In the fray, be aware and protect your biggest assets, which are integrity, transparency, authenticity, courage, cohesion, creativity, an acting on social values, ethical independence, a willingness to learn, and a lack of shame — which is quite different from a lack of introspection or insight, both of which are essential. Without protecting these assets, you become useless and pointless, if not destructive.

Be strategic about how to create your impact: avoid scattershot actions and also have a clear approach to stepped escalation. There’s little point in putting unnecessary pressure on targets if it’s possible to create change and alliances with less effort and conflict; it also helps sustain future co-operation. The other part of the balance required here is not to be co-opted by the dominant perspective simply because you’ve been allowed ‘inside’ and feel comfortable now. Your independence and autonomy are key to progress and to your integrity. A careful balance is possible.

Be clear on your methods, have multiple and varied methods, and make them work with others’ methods in order to punch above your weight. Don’t get stale and don’t allow targets to become numb to your interventions. The most effective tool of the street-activist is political embarrassment, which creates motivation for decision-makers to do something differently. But it can’t be through empty stunts; you also have to make your case evidentially — and the more strongly you can do that, the greater your effectiveness. This was one of the keys to the success of TAG in tandem with ACT-UP.

Join up with socially-aware scholars and academics because, today, things are so much more complex than they were 30 years ago. You need more sophisticated knowledge, methods, and skills. A few scholars and academics want to be engaged in creating change. You need to find those who do and who can translate their specialist knowledge into well-communicated and expert messages, delivered with the impact of street-activism where necessary. You need to make your case with impact, not just make an impact. Part of that means that you also have to demonstrate solutions, often provided through translating social, behavioural, and biological science into applied policy, supported by the motivation that street-activism provides to complacent decision-makers. This is where TAG showed its strengths: it led the way towards new types of clinical trials, community-based and ‘guerilla’ trials, and new biotechnologies that have helped to prevent millions of people from dying. Finding solutions needs the knowledge-base of scholars and the creativity of activists together.

Be clear about what you do when you are successful, even in little ways. The immense success in eventually getting effective medications to patients seemed to have stunned treatment-activist groups. They have had an essential and crucial focus that became unmoored from the larger picture of health-services; success left most treatment-activists without a goal and they then made poor new priorities in line with their self-image rather than in line with the next level of needs of the people they had been trying to help. A very human failing that we can learn from and avoid in the future. We should debate such questions as “Is advocacy for a cure for AIDS more important than advocacy for ensuring health-services help people get well and stay well in a way that can translate to other chronic conditions? Which would have far greater impact on patients and on society?”. It’s probably obvious that I think the advocacy for an AIDS-cure, although glitzy and sexy, has missed the point.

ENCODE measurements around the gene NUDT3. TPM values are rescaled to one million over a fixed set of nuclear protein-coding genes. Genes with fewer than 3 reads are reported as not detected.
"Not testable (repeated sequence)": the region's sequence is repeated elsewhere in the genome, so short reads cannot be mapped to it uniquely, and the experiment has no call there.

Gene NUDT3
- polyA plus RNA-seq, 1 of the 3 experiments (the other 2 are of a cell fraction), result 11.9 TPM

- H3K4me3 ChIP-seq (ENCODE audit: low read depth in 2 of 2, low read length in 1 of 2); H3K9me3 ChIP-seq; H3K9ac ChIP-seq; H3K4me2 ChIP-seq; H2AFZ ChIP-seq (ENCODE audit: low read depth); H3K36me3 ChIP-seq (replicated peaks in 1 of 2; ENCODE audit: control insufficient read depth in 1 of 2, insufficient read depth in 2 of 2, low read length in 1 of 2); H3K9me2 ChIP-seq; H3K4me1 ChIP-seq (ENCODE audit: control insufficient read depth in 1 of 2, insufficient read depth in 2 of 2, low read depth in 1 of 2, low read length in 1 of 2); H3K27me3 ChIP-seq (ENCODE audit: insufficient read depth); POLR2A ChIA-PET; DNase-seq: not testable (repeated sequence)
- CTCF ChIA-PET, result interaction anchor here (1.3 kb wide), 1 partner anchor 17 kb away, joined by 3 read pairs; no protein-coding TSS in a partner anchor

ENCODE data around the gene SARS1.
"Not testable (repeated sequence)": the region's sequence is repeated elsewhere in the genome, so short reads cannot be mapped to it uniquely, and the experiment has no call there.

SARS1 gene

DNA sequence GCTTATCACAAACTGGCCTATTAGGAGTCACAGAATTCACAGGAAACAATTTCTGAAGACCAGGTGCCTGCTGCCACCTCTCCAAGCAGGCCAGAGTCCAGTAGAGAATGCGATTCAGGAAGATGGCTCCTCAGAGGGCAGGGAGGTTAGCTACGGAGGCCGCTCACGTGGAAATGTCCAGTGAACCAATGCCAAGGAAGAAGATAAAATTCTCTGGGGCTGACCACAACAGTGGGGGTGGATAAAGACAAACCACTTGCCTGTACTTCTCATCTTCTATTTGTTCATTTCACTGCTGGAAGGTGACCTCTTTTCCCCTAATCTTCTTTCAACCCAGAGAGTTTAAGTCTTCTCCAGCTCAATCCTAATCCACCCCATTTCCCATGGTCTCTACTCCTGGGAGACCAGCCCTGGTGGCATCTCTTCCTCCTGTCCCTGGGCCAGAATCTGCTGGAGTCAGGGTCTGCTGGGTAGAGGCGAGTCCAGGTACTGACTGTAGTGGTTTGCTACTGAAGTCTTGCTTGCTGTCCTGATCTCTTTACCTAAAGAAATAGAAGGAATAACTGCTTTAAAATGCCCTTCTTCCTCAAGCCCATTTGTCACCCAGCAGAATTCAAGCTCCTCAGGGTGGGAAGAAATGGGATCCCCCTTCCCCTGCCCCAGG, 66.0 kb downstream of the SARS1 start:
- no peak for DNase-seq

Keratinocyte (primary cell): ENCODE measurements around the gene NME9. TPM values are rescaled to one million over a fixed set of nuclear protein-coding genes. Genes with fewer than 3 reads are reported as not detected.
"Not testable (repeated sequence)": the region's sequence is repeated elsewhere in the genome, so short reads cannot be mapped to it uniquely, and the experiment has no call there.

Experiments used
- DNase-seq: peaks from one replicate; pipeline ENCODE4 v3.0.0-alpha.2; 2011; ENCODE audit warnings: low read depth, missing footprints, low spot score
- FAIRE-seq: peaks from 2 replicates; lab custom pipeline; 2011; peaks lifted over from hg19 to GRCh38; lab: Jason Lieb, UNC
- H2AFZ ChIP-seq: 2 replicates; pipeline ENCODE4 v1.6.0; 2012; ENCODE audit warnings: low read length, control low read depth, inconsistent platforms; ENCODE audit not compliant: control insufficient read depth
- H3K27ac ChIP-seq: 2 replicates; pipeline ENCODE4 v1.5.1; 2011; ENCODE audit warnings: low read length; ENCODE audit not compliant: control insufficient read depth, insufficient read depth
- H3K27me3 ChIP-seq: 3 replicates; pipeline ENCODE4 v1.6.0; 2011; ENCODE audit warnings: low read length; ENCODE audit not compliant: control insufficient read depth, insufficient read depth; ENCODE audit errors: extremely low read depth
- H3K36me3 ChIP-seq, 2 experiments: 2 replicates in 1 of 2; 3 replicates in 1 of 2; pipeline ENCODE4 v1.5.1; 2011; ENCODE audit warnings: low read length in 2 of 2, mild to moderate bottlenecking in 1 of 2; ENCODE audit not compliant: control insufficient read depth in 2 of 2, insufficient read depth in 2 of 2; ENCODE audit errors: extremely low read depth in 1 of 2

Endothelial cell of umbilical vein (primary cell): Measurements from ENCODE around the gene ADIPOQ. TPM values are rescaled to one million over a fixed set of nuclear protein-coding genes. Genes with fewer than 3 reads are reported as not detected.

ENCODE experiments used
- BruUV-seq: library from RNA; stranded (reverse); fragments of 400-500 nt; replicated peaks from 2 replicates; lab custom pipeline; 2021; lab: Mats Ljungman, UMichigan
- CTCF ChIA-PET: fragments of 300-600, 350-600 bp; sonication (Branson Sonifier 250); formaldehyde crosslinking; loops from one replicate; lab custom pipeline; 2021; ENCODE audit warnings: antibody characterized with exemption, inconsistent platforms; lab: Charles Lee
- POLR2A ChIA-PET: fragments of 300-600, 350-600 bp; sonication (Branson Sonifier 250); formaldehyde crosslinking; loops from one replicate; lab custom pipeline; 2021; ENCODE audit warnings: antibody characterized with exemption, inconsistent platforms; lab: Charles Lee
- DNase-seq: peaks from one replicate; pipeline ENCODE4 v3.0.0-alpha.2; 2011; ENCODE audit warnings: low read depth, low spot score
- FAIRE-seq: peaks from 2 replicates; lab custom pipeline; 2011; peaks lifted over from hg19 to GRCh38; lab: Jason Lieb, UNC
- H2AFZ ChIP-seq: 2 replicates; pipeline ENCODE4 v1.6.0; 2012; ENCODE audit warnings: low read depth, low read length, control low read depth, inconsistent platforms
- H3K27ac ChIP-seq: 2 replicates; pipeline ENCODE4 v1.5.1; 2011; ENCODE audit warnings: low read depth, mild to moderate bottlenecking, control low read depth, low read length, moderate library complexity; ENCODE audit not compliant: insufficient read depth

So, don’t lose sight of how your issue relates to a larger picture. This will help in developing alliances, in creating cogent arguments that are more generally applicable, and will also help in devising solutions. This is a key problem of HIV-activism to date, which has failed to see that pharmaceuticals are neither a solution to problems of clinical illness (other than preventing someone from dying) or to wider social, mental, and behavioural determinants of transmission, illness, and recovery. This is a crucial focus of activism in the future and it joins up well with the movement towards re-designing national health-services, especially for chronic conditions. HIV-activists have something to give and to benefit from through creating such alliances, as argued in a related piece.

Finally, I have to laugh when I say: be careful about accepting input from older activists and advocates. While we can share our longer experience, a usually wider perspective, sometimes greater clarity, and some essential knowledge and skills, there are a number of pitfalls when working with us. We don’t have the ‘oomph’ that younger advocates have (and we don’t like to admit it); we can also show outdated and ossified political ideologies, reduced relevance to the situation of younger people (and yet increased relevance to the situation of older people!), a smugness or patronising complacency, and a reduced ability to learn. In short, we’re older. We can be both a lesson and a warning, and we don’t like to think of the latter. While we do have a place and a role in framing future goals and road-maps, the real progress will now be driven by you. Do it well.

I hope that helps.